Voice Assistants are quickly becoming the most efficient and effective way to get answers. Whether it be Siri, Google Home or Amazon Alexa - within a few seconds, you can have your question answered. Because of its convenience, more and more people are turning to their Voice Assistants for answers. In fact, Google found that of all mobile queries, 20% are now voice searches.
Voice search is now more accurate than ever, sitting at about 92 percent accuracy. In 2013, Google’s word recognition was below 80 percent, showing this technology is quickly improving and will only continue up from here.
We know already that Google has been delivering - where it can - rich snippets that give us one answer to general questions. After this rich snippet, however, is millions of other search results.
When you say ‘Ok Google’ and ask a question using voice, Google will use this rich snippet to provide you with one answer, saving you time scrolling through search results.
This works particularly well with location based search. Let’s say you’re in a new city and looking to grab some food on your drive home from work. You’d simply ask your phone - ‘Ok Google’ or ‘Hey Siri’ - ‘Take me to the closest mexican restaurant’ and you’ll be given directions to get there.
Maybe you wake up the next morning and want to find a good cup of coffee. You might ask, ‘Where is the best coffee in town?’ and based off Google reviews and check in’s (among other things), you’ll be given a list of the best places to grab a coffee near you.
On top of this, speech is 3 times faster than typing and has 20% fewer errors.
At last weeks Networx event on voice assistants, Clarissa Keil, CEO & Founder of Two Griffins, said that voice technology is more than just speaking to something.
“It’s about understanding the natural language of the user to process and respond to queries efficiently.”
The key takeaway is that people talk and type very differently. The way someone asks a question through voice is probably not going to be the same way they type it. For example, if you were going to cook spaghetti bolognese for dinner, you might type into google ‘spaghetti bolognese recipe’ or ‘spaghetti bolognese.’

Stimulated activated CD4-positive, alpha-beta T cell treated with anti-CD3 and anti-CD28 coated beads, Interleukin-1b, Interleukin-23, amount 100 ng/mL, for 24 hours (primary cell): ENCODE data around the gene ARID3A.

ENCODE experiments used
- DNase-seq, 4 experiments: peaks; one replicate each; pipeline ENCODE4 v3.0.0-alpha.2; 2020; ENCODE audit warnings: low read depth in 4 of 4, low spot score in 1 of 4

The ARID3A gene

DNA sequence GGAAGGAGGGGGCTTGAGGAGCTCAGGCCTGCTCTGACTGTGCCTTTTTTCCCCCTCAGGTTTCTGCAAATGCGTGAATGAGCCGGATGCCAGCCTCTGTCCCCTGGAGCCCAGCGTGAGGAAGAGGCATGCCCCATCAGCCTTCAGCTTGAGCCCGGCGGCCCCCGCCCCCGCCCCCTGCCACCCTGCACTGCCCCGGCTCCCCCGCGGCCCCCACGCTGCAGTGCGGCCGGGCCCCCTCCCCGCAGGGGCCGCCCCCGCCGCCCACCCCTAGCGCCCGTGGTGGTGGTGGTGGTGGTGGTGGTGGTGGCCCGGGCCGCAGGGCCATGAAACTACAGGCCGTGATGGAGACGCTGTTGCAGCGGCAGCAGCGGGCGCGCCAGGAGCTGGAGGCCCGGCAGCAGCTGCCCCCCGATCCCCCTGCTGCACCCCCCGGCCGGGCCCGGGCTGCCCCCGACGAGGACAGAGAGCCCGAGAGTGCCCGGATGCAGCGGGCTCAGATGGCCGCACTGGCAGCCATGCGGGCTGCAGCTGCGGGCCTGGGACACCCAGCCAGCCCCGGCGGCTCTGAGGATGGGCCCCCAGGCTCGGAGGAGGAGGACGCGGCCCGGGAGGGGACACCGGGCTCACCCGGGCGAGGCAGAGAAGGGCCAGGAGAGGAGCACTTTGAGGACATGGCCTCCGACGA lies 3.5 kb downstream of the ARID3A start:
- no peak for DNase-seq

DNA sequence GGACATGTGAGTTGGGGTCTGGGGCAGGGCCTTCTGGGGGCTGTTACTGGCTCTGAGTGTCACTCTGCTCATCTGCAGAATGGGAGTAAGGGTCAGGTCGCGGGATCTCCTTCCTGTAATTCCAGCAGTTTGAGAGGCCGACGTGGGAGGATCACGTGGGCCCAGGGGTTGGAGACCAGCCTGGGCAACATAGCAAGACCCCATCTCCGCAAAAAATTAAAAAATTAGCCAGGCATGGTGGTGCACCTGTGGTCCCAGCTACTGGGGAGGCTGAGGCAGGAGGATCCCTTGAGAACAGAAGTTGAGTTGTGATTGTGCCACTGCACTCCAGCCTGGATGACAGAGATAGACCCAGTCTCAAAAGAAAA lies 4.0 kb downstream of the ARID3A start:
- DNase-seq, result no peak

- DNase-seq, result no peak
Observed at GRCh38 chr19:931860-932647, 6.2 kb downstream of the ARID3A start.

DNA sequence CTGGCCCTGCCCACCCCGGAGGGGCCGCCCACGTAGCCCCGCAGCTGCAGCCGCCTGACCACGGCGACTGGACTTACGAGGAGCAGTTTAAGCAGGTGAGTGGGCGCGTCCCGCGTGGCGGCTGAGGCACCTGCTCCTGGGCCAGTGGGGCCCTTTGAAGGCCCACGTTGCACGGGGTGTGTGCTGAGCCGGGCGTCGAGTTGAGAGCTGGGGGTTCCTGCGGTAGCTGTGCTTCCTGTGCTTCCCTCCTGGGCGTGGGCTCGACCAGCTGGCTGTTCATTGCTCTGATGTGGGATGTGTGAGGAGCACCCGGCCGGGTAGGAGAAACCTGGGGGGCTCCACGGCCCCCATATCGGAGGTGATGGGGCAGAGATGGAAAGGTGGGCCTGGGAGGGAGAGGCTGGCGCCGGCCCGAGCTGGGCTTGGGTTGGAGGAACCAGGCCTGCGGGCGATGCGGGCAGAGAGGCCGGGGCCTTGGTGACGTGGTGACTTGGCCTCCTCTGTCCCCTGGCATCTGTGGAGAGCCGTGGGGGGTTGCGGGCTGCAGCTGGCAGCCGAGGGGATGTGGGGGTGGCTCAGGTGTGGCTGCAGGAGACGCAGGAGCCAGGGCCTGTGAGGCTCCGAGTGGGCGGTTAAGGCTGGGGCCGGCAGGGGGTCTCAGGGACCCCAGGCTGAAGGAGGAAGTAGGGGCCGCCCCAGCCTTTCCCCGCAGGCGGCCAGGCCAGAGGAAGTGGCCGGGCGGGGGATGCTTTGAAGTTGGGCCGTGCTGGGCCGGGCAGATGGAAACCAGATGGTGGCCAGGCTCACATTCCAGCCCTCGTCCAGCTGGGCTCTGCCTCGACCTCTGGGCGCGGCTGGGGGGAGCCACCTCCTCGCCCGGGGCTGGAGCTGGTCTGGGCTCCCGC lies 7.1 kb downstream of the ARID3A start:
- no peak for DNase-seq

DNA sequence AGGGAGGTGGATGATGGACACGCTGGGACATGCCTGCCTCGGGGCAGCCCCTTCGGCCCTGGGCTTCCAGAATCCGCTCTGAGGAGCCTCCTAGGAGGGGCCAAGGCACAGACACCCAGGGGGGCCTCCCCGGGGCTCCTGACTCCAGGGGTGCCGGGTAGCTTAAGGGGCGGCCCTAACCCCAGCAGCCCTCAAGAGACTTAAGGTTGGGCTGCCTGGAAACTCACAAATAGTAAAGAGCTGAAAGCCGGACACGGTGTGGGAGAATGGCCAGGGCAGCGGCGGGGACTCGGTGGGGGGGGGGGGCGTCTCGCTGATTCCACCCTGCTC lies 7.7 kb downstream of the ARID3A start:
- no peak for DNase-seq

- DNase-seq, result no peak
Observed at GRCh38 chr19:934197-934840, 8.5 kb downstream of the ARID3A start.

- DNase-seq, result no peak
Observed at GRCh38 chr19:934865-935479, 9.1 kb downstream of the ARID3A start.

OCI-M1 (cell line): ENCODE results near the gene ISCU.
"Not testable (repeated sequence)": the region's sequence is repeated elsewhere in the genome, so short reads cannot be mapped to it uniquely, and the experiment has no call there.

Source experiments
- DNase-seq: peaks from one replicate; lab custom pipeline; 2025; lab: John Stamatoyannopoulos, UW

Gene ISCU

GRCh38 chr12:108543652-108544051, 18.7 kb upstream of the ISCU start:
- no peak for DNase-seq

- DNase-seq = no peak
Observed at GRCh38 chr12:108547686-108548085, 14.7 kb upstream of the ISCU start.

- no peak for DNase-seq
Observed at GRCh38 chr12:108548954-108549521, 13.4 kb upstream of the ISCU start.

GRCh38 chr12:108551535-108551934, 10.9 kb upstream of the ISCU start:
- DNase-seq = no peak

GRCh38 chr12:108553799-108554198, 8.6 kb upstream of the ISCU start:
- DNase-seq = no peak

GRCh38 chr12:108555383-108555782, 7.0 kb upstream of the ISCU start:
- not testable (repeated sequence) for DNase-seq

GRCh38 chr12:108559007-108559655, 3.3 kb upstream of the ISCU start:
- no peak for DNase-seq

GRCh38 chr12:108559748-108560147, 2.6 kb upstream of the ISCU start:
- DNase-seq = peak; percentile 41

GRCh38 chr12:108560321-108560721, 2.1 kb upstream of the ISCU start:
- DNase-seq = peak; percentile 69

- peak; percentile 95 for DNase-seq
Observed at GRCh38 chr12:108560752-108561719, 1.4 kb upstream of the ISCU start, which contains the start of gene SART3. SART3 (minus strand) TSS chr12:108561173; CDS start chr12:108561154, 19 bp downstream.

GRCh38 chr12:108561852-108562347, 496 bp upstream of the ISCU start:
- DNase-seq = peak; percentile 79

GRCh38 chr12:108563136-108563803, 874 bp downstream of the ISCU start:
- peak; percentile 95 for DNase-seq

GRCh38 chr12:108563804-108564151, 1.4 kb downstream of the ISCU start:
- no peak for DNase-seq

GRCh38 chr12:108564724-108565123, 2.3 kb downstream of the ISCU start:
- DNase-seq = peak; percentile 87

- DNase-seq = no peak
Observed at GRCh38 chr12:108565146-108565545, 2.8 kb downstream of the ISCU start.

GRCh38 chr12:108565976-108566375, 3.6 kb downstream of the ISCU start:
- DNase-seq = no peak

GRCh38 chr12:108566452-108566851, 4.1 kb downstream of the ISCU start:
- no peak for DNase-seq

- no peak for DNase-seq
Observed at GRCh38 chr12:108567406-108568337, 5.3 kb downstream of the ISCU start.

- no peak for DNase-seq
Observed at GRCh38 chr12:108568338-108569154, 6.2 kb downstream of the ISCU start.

If you’re using voice, your search is going to be more conversational. Something like ‘what ingredients do I need for spaghetti bolognese or ‘give me the best recipe for spaghetti bolognese.’
Ultimately, your content needs to be even more optimised for the customer. Your content should have a conversational tone and written in a way that your customer would communicate. Look at how your customers talk on social media, on your reviews, to customer service - and take note of it. Notice trends through the language they are using and replicate this through your content.
Research long tail keywords that are relevant to your brand. Because people talk in a way that is conversational, long-tail and question based keywords are going to be more relevant than anything else. Look at how your website can be optimised for these types of keywords. Keyword stuffing, if it weren’t already, will be completely obsolete.
Mention your location where appropriate. People using voice search are often looking for things that are near them - think movies, restaurants, stores, services. Use terms on your site that identify your suburb and where you are located.
Prepare for a shift in site traffic. Voice search will not directly convert into a tangible website session. With general search, users are most likely going to click through to your website. However, particularly with query based searches that have an answer provided within a rich snippet, the user may not click through to website. When Google reads out a rich snippet, they will say where the content has come from by beginning the answer with, ‘According to YourBrandName’. So you will still be getting credit for the content, it just may not convert to site traffic straight up.
Think about what the customer wants and create an enjoyable customer experience. Write content that is easy to read, answers questions and isn’t filled with industry-based jargon that customers won’t understand or ever use in conversation.
The most important point - get started now! This is a trend that is undeniably going to change the way we do things and is something you don’t want to get left behind on. From what we’ve seen in the UK & US, most businesses are already falling behind with how consumers are using voice so be prepared for change!
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